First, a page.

(False) Dichotomy of Yields


“‘It’s pretty eye-opening if you’ve been doing [ratings] for 20-plus years, to see how much more leverage a number of these companies can incur with the same credit rating…there’s definitely some ratings inflation.”
-Greg Haendel, Tortoise (Source: WSJ)

In times where it seems like the facts themselves seem to contradict what is presented as an either-or categorization, it helps to check your premises. Chances are, one of them is incorrect.

Among the most obvious signs of fragility is the investor frenzy for Twitter’s and Restaurant Brands’s junk-rated bonds. What does it say about the corporate bond market if investors are going head over heels to snap up junk bonds? What does it say about their yields?

Junk bond yields at present trade at a far lower rate than where investment-grade used to. Prior to the Great Recession, investment-grade yields traded around 6%. And what was the yield on Twitter’s junk-bond deal? Twitter issued $700 million of 8-year bonds at a yield of 3.875%, matching Restaurant Brands ($750 million, 8-year) making it the lowest for the US HY market. Investor eagerness for that deal and others is after all just another hallmark of widespread complacency.

On the investment-grade side, Deere sold its 30-year bonds at record low yields of 2.877%, while Apple did so for just below 3%. Similarly, Blackstone group reduced its 10-year bonds to 2.5%. In comparing this batch to the HY bonds mentioned, those junk rates are still higher than most investment-grade. However, compared to historical levels, junk bonds should not be yielding rates this low.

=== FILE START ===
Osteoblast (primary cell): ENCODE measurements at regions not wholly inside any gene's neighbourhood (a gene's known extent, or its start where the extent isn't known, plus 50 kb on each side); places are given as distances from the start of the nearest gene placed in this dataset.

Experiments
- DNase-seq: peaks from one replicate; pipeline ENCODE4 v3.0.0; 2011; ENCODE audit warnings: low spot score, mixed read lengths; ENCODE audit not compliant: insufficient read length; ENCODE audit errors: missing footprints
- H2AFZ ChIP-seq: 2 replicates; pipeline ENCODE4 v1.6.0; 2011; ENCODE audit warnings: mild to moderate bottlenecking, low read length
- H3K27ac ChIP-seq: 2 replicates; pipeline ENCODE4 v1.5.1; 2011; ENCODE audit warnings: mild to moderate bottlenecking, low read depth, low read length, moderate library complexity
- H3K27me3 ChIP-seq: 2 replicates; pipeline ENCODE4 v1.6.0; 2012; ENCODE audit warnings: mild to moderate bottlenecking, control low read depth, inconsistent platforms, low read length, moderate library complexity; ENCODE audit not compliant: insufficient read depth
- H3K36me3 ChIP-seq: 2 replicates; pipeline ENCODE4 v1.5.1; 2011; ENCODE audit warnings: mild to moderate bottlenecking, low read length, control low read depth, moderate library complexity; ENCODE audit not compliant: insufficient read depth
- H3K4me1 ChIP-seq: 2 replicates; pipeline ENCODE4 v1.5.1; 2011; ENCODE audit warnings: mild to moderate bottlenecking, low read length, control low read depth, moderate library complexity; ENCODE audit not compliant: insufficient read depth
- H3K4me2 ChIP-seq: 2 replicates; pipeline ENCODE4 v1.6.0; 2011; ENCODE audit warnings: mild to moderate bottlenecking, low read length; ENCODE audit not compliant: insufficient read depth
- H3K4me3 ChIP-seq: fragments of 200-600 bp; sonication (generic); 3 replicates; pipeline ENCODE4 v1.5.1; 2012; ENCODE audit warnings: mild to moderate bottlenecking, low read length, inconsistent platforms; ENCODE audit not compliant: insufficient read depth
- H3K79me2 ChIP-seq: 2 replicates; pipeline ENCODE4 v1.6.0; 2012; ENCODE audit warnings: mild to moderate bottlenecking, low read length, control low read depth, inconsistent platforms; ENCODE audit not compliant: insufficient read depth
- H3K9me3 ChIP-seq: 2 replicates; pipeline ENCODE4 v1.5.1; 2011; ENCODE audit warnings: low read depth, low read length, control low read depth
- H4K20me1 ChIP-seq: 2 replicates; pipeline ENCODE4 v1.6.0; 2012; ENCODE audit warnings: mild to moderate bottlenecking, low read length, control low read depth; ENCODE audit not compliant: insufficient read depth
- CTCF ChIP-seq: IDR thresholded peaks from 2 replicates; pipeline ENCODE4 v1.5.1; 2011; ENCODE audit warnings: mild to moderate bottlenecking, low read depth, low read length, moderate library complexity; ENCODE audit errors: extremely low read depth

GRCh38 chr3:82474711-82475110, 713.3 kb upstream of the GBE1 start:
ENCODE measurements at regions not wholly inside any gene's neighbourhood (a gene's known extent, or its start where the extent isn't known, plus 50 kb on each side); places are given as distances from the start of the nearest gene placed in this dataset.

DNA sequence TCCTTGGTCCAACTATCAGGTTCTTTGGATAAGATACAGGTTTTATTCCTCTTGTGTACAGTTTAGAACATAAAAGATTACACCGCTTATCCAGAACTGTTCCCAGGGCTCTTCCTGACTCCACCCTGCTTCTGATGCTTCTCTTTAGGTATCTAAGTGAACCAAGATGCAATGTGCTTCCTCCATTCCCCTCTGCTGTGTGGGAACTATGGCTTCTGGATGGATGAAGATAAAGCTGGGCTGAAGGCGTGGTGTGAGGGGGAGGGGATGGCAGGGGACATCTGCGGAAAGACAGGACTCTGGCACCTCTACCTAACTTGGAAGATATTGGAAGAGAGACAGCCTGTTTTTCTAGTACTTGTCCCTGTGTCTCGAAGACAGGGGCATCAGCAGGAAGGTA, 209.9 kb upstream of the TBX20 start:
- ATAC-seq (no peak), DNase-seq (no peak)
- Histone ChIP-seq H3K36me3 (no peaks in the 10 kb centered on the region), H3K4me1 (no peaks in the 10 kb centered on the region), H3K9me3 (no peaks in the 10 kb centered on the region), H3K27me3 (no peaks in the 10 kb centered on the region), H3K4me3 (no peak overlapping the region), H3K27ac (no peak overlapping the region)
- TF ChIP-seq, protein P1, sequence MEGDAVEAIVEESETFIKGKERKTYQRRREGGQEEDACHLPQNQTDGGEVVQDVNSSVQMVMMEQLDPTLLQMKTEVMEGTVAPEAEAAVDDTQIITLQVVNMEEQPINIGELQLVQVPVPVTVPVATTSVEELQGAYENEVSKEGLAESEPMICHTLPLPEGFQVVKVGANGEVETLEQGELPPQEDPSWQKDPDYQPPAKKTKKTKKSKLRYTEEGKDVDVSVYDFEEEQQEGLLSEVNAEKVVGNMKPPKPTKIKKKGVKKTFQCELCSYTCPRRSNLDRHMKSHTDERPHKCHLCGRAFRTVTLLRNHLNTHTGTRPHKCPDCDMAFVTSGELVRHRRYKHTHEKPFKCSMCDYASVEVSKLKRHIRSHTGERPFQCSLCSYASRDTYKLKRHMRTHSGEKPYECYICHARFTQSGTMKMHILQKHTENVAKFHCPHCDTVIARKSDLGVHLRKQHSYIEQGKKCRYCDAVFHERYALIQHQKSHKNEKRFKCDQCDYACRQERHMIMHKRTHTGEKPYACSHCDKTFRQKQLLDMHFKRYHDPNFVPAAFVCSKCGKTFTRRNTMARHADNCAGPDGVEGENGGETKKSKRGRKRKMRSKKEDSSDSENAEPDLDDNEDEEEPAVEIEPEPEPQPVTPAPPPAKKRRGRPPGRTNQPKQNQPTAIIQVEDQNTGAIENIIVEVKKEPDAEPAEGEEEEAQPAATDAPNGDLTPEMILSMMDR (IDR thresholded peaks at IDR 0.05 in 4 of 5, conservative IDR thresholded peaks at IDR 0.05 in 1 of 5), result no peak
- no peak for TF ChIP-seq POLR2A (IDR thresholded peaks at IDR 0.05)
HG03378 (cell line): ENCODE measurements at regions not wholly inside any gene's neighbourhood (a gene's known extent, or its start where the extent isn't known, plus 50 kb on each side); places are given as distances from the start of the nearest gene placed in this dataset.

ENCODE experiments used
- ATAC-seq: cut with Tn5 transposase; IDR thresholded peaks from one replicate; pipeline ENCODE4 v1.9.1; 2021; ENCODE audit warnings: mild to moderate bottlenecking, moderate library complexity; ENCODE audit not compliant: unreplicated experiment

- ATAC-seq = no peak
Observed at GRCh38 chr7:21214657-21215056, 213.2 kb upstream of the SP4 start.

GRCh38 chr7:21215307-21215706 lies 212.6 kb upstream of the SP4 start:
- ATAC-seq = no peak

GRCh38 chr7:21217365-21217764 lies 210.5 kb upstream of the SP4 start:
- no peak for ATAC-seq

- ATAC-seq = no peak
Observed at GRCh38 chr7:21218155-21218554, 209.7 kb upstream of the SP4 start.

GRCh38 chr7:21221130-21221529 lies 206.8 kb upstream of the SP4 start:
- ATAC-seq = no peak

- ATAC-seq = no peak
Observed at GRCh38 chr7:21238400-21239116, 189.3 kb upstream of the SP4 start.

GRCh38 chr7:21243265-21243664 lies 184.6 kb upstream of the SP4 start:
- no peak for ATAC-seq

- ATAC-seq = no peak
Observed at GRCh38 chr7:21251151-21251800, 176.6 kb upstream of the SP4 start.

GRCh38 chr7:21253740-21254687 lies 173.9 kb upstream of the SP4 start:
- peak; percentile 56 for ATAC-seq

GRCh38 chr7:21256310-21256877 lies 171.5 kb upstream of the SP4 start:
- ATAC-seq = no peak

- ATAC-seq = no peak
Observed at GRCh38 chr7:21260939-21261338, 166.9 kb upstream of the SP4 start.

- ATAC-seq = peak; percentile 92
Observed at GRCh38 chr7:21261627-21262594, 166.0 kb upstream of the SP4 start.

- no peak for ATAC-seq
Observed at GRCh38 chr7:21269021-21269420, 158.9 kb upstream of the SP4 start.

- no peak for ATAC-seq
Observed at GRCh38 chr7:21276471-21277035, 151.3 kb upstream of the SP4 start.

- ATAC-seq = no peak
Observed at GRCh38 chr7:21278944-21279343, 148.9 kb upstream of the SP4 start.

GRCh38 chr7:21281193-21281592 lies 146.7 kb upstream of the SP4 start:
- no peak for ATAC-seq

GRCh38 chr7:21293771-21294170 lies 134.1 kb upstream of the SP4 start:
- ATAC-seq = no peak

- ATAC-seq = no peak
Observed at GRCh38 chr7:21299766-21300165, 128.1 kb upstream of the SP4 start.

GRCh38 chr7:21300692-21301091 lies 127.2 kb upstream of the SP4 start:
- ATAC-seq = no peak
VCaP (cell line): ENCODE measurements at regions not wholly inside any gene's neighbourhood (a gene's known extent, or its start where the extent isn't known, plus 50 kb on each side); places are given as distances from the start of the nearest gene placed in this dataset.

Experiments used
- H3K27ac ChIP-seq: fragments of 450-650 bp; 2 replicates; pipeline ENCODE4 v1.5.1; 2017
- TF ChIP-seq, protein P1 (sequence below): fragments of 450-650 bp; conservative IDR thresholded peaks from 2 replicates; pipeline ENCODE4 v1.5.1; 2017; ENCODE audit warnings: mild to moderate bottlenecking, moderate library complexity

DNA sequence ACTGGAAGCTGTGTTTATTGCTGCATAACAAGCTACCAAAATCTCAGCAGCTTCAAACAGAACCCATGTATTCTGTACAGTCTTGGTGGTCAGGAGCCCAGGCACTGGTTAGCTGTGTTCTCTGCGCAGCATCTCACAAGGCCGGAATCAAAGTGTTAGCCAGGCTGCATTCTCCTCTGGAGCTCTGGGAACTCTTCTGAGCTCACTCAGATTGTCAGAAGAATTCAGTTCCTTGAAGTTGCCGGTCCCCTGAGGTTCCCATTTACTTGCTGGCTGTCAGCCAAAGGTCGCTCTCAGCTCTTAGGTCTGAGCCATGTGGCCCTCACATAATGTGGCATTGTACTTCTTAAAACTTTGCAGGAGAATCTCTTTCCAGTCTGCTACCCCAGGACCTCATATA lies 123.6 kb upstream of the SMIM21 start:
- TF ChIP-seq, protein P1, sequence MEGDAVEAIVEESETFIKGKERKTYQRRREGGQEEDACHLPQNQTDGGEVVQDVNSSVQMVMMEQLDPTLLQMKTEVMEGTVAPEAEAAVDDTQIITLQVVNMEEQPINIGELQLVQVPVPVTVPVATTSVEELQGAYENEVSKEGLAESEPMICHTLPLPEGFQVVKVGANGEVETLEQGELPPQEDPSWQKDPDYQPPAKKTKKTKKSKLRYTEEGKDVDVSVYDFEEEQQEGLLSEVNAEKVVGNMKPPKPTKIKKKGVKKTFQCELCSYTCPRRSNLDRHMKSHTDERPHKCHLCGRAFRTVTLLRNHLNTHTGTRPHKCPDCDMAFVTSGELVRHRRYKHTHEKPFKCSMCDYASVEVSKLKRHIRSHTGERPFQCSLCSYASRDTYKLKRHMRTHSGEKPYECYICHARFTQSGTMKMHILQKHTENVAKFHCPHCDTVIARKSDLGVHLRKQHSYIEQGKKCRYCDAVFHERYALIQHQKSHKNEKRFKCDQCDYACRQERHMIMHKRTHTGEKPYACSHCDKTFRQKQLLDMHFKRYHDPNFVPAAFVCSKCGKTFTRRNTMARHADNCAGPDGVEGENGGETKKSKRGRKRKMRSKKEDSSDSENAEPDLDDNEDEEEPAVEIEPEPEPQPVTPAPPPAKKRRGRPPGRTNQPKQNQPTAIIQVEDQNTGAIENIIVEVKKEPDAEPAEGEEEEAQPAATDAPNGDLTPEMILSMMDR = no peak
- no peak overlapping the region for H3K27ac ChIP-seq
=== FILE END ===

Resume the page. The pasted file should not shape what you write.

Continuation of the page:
To complicate things, what gets counted as investment-grade should, in actuality, be rated as junk. According to Morgan Stanley research, nearly 40% of the investment-grade corporate bond market should be downgraded to junk status based on debt to EBITA ratios. This form of “rate-inflation” leads to perverse incentives, out of purposeful leniency or otherwise. And the consequences? While investment-grade companies are able to keep selling so much debt as investors reaching for yield as the Fed cuts rates, junk-rated companies are struggling.

These camouflaged speculative-grade bonds also explain the burgeoning in BBB rated debt over the past decade, in contrast with the sluggish growth in the HY market. In fact, 50% of all investment-grade bonds are rated BBB, up from 28% in September 2009, and 17% in 2001. In aggregate, BBB debt has grown 227% since January 2009.

In truth, categories aren’t as blatantly clear-cut as they seem.

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